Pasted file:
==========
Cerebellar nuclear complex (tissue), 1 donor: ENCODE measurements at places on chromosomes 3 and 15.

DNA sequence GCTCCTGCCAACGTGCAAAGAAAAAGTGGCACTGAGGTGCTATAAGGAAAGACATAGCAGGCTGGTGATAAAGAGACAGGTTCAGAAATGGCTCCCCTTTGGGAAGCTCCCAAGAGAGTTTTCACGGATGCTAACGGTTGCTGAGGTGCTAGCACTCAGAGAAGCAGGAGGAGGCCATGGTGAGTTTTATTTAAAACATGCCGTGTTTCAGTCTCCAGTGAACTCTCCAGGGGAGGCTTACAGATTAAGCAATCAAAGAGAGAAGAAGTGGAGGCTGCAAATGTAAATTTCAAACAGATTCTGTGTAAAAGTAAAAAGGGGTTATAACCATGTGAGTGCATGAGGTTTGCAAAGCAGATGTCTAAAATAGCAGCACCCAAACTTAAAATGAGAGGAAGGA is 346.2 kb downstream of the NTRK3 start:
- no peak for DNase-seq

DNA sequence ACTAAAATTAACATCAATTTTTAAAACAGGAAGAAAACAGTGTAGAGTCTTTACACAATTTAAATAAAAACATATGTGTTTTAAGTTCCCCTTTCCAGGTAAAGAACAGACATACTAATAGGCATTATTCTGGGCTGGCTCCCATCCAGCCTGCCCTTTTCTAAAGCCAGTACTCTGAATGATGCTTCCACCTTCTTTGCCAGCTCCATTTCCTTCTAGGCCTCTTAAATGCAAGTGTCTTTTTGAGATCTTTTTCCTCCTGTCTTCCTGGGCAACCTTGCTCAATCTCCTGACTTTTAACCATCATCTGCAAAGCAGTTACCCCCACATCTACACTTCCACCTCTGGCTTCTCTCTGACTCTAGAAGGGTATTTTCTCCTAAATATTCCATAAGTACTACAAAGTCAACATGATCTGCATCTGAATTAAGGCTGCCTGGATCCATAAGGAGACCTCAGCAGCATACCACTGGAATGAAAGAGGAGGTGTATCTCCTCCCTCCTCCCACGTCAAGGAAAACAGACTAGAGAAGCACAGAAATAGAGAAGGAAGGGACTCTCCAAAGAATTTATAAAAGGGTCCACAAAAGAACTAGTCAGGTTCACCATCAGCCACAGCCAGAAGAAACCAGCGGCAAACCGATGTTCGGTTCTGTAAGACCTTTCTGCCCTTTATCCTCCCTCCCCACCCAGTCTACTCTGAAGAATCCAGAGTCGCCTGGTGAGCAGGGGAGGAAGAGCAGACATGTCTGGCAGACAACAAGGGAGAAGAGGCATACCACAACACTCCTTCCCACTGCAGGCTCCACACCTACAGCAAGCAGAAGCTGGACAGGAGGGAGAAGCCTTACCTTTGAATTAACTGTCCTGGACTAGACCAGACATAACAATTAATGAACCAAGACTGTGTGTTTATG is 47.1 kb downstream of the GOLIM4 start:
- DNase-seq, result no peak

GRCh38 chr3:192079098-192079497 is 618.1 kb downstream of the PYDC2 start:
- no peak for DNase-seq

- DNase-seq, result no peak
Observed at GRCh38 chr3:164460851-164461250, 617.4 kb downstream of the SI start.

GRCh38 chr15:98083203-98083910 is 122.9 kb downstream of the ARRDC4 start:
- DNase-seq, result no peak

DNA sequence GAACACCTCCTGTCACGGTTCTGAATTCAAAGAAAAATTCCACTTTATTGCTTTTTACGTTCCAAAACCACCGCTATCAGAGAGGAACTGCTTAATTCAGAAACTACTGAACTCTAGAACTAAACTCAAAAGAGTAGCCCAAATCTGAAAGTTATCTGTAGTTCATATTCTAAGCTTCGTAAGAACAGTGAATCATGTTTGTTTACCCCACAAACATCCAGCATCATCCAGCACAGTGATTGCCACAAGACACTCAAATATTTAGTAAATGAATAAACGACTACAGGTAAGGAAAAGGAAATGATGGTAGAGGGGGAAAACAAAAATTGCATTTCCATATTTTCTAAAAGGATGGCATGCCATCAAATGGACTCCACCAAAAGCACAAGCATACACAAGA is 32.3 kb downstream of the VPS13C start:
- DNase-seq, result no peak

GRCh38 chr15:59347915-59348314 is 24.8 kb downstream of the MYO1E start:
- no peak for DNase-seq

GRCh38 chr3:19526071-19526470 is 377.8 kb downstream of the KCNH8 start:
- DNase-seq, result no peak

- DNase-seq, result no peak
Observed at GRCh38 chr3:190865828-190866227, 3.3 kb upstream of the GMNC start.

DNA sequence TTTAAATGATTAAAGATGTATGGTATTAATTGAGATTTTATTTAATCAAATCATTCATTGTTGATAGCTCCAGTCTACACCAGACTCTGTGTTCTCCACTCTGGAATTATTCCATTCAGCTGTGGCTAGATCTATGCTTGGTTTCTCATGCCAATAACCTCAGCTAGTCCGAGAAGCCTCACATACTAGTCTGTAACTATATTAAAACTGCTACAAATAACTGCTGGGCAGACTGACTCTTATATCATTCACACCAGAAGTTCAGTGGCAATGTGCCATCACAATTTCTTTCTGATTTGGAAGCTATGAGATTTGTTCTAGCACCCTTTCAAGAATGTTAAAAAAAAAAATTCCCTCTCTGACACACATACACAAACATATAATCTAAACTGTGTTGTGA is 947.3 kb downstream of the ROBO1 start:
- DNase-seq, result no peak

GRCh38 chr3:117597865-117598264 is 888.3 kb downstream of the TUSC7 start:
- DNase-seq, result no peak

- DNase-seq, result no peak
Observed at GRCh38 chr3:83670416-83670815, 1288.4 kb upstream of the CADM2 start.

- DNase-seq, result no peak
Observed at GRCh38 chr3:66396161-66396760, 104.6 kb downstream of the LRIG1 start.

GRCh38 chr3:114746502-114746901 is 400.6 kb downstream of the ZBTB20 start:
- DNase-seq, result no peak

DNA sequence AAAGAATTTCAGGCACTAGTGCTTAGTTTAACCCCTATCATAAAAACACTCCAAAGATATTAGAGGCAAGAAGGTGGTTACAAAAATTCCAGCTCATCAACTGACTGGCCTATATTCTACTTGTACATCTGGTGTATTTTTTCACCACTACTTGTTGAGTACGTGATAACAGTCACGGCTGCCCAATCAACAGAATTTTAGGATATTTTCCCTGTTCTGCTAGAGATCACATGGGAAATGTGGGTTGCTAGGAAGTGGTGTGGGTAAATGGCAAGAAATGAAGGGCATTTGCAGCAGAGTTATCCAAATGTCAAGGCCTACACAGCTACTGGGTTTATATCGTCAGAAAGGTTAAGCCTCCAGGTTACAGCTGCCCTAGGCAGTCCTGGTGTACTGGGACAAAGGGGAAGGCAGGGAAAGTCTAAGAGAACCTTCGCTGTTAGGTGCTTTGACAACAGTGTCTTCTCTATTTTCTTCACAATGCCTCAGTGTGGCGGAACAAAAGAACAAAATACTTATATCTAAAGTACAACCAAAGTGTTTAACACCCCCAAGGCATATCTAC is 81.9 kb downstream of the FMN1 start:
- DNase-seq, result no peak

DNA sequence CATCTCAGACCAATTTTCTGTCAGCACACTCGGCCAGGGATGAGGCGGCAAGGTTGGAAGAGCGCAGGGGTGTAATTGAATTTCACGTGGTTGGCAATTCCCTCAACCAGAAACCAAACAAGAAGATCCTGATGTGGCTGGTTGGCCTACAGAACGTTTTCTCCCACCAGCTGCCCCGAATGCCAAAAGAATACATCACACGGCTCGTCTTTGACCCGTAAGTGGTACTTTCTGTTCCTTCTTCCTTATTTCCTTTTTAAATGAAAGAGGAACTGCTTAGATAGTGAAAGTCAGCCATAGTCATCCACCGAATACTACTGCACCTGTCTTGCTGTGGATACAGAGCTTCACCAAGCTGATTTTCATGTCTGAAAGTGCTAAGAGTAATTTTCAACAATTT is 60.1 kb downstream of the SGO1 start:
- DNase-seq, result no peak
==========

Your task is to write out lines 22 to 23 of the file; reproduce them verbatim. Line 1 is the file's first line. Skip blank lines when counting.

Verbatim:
GRCh38 chr3:117597865-117598264 is 888.3 kb downstream of the TUSC7 start:
- DNase-seq, result no peak